“You can see all sorts of examples of shutters when you look at houses,” Marc continues. “There are the sort of really ‘token shutters’ that are pasted onto a building, and there’s no hardware attaching them, they’re just literally screwed into the front of the building on the sides of the windows. And some of them don’t even match the size of the windows, so they’re kind of parodies of shutters. But then, you go all the way up the scale to what you do at Timberlane, which are really beautiful, traditional shutters. The hardware is great. The shutters are sized properly. They’re hung on the house properly, and they could be operated and used as traditional shutters were.”
For “Sunny Gables,” Marc went all out on his shutter order, ensuring every detail was just right. The results speak for themselves.
“It was a significant investment, but I’m very happy with it,” he says. “It was an extension of what my late wife and I had started so many years ago.”
Coping with Loss
The story of “Sunny Gables” — and Lasley Brahaney — took a sad turn in 2010, when Janet Lasley passed away “after an epic battle with cancer that lasted over 12 years,” according to her obituary.
Janet was a pioneer in the building industry, starting out as a carpenter and plying her trade in the trenches before opening Lasley Construction Inc. in 1984. For more than 25 years, she was the only woman to own a Princeton construction company. She joined forces with Marc personally in 1991, and professionally a year later.
Reflecting fondly on the incredible woman he married, Marc remembers that when they first met, Janet balked at starting a relationship — of any kind.
“She was hesitant to get involved with an architect, whether it was social or romantic or business or whatever,” says Marc, who was working at his own firm, Brahaney Architectural Associates, when a friend introduced him to Janet. “There was this notion in the world of getting things built that architects are...not the enemy, but they’re a little bit of the adversary, I guess. There’s a notion that the architect needs to supervise the contractor and protect the client from the contractor who’s going to take advantage of the client. It was an unfortunate approach to architecture, I think, and it’s kind of ‘old-school’ now. So that meant that contractors often were somewhat leery of architects.”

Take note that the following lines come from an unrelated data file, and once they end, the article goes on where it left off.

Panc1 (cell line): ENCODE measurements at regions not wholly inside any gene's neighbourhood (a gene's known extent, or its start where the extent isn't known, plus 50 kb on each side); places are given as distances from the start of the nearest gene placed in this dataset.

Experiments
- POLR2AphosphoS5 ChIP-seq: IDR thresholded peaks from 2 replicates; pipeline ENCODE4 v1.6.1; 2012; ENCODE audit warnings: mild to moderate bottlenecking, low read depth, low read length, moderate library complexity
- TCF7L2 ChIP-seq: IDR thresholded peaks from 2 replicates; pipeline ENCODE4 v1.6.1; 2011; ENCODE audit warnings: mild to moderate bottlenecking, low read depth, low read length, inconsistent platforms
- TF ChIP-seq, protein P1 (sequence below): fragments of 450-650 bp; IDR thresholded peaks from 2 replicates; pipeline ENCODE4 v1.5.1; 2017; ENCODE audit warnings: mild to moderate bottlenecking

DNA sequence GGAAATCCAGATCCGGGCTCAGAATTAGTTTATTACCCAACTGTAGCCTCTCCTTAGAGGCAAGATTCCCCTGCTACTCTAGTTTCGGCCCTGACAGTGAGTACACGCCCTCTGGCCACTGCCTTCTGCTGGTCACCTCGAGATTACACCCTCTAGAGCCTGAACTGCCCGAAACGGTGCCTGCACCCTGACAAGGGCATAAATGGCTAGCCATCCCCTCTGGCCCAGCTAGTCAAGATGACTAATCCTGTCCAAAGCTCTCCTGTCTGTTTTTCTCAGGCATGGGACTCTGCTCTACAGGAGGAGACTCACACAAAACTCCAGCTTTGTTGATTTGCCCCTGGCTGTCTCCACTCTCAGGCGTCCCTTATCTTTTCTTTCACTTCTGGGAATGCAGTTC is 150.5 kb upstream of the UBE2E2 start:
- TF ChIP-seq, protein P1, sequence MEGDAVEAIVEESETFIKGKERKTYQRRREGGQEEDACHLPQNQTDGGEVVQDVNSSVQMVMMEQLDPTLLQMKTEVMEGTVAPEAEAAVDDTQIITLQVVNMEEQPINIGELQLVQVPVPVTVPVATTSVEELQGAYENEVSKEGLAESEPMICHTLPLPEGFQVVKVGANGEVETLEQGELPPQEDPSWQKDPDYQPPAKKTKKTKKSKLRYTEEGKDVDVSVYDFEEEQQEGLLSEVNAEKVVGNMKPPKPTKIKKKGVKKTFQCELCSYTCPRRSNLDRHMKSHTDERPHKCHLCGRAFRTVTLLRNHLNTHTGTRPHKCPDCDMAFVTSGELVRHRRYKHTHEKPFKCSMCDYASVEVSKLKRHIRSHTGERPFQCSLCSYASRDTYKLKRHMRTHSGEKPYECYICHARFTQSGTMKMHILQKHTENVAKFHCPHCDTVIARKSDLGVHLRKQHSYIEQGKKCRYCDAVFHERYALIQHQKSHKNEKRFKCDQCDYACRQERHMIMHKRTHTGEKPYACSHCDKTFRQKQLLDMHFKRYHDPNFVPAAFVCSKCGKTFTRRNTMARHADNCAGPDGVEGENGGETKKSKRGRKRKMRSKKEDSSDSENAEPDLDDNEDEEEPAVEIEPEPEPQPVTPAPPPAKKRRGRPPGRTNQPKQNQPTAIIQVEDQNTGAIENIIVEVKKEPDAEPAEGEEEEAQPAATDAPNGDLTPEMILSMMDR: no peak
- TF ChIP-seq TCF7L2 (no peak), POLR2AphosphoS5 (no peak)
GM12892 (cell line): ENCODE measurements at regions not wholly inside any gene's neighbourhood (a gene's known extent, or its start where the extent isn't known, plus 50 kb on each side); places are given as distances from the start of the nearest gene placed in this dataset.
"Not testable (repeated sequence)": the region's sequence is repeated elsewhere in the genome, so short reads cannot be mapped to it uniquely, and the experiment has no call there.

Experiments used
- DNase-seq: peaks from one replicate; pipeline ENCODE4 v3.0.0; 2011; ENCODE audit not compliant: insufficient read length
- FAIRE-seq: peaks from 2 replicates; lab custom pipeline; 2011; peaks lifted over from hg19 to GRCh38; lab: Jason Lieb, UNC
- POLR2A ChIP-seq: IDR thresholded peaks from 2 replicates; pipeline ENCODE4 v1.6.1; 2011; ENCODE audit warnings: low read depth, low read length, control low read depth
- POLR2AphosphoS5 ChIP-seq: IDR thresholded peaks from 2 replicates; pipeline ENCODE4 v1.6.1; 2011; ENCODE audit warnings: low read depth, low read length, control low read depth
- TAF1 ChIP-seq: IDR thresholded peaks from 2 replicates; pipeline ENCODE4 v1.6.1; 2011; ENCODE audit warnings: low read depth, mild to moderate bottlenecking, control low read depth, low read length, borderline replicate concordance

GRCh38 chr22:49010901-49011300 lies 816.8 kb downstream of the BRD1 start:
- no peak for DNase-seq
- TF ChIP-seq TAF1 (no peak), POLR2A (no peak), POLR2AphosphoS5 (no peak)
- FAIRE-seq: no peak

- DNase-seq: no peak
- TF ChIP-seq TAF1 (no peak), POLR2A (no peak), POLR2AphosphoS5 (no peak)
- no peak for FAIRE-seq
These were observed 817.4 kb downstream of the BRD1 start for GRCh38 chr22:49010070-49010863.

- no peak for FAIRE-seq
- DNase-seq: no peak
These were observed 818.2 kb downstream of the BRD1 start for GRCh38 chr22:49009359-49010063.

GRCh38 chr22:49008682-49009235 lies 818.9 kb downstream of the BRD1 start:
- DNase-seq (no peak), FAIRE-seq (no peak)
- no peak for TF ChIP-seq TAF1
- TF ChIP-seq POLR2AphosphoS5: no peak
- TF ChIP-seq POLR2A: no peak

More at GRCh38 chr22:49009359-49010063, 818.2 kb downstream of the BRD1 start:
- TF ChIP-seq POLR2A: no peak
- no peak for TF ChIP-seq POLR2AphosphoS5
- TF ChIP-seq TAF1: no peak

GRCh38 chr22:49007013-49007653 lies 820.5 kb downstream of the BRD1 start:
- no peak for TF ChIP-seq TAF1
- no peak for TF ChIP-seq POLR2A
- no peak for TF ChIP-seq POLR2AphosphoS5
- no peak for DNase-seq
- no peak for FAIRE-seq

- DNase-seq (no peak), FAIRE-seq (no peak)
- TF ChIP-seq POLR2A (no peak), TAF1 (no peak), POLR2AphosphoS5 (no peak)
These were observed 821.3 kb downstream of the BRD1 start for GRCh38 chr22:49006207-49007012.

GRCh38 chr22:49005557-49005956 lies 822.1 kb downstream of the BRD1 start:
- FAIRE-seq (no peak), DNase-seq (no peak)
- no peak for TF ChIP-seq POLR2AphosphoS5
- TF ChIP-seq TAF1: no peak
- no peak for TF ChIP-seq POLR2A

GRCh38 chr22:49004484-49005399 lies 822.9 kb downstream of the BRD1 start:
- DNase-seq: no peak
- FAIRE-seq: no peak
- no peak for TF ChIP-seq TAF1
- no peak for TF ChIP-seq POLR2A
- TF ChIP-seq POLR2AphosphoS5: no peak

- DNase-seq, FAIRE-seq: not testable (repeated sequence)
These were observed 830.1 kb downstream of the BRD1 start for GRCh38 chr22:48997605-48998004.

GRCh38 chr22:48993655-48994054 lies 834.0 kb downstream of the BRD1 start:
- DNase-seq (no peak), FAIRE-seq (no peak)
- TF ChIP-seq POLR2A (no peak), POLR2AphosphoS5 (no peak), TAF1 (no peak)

Janet softened her stance once she and Marc completed a few projects together. Their fondness for each other grew, and their clients started clamoring for more of what the pair had to offer — the “complete package” of residential design-build services. It was clear that they made a great team.
Over time, Lasley Brahaney evolved into a successful partnership, then an established firm. The business continues to thrive in 2021, even though one founding partner is only there in spirit.
“I think we are true to our original beliefs of passionately working with clients, helping them realize the kind of home that they want to have for themselves and their families — that’s a constant,” Marc says. “I think the world has provided a lot more products to pick from and choices to make, and so it’s more complicated now, and costs are challenging to account for. But through it all, the same mission applies.
“At some point, of course, I will not be able to do what I’m doing, but our firm has people who can carry on the work when others retire. I think as long as people still have homes that they want to remodel, we’ll still be doing what we are good at.”
After every remodeling project he undertakes out in the world, Marc comes home to his favorite one: the unique old Gothic Revival with striking green shutters. He and his current wife, Sue, have continued to labor lovingly on the house and surrounding land, and today, Marc’s original dream for the property has become a reality.
The future looks bright, both personally and professionally. At “Sunny Gables,” where the past and present seem to blend so perfectly, Marc feels completely at peace.
“Every time I pull in the driveway, I think, ‘I really love this place,’” Marc says. “I love the transformation we’ve done to it. I love the way it’s laid out. I like the look of it. I like the other things we’ve done to the property. We’ve done a lot of landscaping and built a new detached garage and an additional sort of barn structure connected to the garage for my wife, who is very much into outdoor gardening and working outside. So, everything has a home here, and I really like coming back to this home.”